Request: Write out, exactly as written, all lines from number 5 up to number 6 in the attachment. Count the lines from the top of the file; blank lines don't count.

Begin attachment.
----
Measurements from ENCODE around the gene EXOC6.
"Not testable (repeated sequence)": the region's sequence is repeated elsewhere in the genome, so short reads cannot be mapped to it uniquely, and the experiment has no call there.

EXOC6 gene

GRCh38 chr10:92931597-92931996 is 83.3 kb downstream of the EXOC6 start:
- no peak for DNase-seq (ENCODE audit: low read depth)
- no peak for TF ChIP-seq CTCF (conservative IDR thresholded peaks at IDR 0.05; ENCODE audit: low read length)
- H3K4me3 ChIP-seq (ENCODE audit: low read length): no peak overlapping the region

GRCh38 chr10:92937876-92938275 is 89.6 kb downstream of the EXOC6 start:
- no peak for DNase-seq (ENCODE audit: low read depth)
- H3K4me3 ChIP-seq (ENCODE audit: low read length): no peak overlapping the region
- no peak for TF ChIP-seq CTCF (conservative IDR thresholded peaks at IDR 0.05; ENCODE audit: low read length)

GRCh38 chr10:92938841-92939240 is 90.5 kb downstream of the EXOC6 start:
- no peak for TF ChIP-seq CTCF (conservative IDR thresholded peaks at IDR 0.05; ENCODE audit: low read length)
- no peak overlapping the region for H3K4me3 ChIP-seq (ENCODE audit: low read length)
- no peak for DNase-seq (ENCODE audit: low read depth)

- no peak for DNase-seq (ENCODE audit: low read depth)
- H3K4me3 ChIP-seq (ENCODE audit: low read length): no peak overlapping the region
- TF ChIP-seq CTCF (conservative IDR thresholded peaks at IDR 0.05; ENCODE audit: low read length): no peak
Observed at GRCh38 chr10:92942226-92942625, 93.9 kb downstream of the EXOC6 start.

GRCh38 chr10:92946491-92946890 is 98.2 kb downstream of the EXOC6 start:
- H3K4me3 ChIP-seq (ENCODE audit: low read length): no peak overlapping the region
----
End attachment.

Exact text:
- no peak for DNase-seq (ENCODE audit: low read depth)
- no peak for TF ChIP-seq CTCF (conservative IDR thresholded peaks at IDR 0.05; ENCODE audit: low read length)